World Cup is one of pristine stadiums and lavish hosting, the daily reality of life for LGBTQ+ people remains an existence in the shadows.The tournament has been touted by the wealthy Gulf state as a place for everyone, although the rainbow flag is unlikely to fly inside the eight arenas.David Beckham has lent his global appeal to the host country and, by the time the first game kicks off in November, hundreds of millions of people worldwide will be watching FIFA’s showpiece.Dr Nas Mohammed, who is the first gay Qatari with a high profile to go public, gave a drastically different account of life in the oil-rich Gulf state as he spoke out from the US for our Pride 50 series earlier this month.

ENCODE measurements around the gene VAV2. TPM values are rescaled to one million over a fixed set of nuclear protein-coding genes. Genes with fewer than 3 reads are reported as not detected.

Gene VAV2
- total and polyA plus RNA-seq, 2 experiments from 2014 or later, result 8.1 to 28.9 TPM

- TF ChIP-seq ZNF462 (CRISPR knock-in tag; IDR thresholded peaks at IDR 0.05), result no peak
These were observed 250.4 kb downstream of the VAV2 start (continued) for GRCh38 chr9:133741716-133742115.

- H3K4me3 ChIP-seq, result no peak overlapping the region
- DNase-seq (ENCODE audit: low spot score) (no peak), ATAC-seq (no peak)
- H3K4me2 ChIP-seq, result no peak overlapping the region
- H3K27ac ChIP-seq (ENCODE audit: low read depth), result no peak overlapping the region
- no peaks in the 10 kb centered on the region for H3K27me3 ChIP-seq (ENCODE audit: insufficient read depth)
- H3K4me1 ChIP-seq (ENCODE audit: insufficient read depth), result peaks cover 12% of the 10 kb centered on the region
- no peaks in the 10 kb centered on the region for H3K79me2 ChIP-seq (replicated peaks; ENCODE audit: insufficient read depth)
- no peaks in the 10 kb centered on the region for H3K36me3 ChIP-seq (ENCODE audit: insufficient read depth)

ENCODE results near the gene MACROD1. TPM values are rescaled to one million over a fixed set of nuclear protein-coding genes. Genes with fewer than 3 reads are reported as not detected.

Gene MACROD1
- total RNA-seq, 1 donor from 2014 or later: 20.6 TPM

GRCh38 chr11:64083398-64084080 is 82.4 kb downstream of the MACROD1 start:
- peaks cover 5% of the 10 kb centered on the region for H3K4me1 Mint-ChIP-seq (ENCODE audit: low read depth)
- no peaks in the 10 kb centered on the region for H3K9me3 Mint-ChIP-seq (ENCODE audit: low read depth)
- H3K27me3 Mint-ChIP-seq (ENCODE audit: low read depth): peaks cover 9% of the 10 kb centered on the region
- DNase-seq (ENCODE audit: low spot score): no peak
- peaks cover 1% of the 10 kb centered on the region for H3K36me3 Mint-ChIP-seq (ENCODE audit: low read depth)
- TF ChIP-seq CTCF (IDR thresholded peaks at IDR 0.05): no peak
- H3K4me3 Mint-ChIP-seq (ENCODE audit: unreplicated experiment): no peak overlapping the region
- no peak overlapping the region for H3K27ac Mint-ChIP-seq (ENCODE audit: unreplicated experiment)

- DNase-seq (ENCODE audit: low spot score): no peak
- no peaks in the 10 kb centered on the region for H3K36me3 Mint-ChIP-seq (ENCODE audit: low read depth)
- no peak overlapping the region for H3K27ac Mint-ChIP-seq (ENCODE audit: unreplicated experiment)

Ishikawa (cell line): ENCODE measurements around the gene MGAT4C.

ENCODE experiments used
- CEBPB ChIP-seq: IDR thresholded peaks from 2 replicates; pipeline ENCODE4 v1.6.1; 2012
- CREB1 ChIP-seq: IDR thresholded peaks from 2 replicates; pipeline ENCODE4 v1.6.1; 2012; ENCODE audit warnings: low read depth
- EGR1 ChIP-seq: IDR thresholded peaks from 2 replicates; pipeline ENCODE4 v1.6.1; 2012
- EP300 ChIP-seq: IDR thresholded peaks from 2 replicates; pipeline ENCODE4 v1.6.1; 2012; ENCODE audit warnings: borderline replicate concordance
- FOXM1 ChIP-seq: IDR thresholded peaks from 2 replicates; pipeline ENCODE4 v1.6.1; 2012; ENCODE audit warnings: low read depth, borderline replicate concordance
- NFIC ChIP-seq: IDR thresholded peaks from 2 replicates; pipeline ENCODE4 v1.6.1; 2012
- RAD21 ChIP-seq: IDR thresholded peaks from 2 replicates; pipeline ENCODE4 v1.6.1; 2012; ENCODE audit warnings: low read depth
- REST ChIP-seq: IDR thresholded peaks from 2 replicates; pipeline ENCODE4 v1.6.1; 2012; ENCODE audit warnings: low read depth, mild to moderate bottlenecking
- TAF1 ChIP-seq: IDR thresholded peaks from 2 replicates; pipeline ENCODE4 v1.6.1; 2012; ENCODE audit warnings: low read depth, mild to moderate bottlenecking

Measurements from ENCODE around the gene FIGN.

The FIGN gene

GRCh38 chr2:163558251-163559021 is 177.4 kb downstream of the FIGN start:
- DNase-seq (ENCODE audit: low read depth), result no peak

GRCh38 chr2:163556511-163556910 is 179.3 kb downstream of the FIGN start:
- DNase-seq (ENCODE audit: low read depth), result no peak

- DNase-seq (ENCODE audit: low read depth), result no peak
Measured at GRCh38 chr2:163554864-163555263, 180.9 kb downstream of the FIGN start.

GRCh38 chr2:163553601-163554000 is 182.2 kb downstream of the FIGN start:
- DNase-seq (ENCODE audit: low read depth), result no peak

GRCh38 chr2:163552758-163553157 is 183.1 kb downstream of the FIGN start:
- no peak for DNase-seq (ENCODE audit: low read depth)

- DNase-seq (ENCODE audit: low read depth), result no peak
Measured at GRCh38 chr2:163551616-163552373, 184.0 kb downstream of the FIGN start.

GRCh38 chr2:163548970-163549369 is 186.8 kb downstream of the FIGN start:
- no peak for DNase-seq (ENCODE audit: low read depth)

Ex-pats living in the emirate who spoke to have now given similar testimonies of life for LGBTQ+ people.Julia, a gay woman originally from Western Europe, says fans will encounter a harsh reality and be ‘putting themselves at huge risk’ if they express their authentic identities at the tournament.She said the LGBTQ+ community has to socialise under a veil of secrecy and ‘’there is no freedom of identity’ in a country where same-sex relations are illegal.

It has been reported that the offence could also result in the death penalty under Sharia law, from which legislation is derived, although there are no recorded examples of this happening.‘Being LGBTQ+ in Qatar and I assume any other countries where being gay is criminalised is like living a half-life,’ Julia says. ‘Sure, you might be able to meet someone and get by with being extremely discreet, but you are essentially ruled by fear.‘You’re looking over your shoulder everywhere you go in case there’s a colleague who might see you with your partner, even when you aren’t.